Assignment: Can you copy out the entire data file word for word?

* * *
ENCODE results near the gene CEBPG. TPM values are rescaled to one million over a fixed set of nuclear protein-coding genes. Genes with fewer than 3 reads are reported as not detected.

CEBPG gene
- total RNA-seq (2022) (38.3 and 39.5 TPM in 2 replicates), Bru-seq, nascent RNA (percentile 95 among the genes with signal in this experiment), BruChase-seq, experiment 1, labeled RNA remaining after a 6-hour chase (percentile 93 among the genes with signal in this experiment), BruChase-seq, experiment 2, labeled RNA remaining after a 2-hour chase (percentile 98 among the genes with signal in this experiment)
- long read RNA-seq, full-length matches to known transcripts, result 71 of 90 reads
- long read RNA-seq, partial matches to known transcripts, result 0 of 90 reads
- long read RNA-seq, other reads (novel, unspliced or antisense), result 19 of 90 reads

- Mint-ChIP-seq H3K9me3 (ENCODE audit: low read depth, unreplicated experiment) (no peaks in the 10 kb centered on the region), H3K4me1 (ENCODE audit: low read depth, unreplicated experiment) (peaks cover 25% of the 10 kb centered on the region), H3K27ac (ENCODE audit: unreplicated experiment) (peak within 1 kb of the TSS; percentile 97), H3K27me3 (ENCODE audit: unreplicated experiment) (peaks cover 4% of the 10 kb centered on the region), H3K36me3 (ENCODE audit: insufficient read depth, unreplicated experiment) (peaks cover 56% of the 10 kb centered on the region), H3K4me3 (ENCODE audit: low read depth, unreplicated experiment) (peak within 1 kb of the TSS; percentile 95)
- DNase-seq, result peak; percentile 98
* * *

ENCODE results near the gene CEBPG. TPM values are rescaled to one million over a fixed set of nuclear protein-coding genes. Genes with fewer than 3 reads are reported as not detected.

CEBPG gene
- total RNA-seq (2022) (38.3 and 39.5 TPM in 2 replicates), Bru-seq, nascent RNA (percentile 95 among the genes with signal in this experiment), BruChase-seq, experiment 1, labeled RNA remaining after a 6-hour chase (percentile 93 among the genes with signal in this experiment), BruChase-seq, experiment 2, labeled RNA remaining after a 2-hour chase (percentile 98 among the genes with signal in this experiment)
- long read RNA-seq, full-length matches to known transcripts, result 71 of 90 reads
- long read RNA-seq, partial matches to known transcripts, result 0 of 90 reads
- long read RNA-seq, other reads (novel, unspliced or antisense), result 19 of 90 reads

- Mint-ChIP-seq H3K9me3 (ENCODE audit: low read depth, unreplicated experiment) (no peaks in the 10 kb centered on the region), H3K4me1 (ENCODE audit: low read depth, unreplicated experiment) (peaks cover 25% of the 10 kb centered on the region), H3K27ac (ENCODE audit: unreplicated experiment) (peak within 1 kb of the TSS; percentile 97), H3K27me3 (ENCODE audit: unreplicated experiment) (peaks cover 4% of the 10 kb centered on the region), H3K36me3 (ENCODE audit: insufficient read depth, unreplicated experiment) (peaks cover 56% of the 10 kb centered on the region), H3K4me3 (ENCODE audit: low read depth, unreplicated experiment) (peak within 1 kb of the TSS; percentile 95)
- DNase-seq, result peak; percentile 98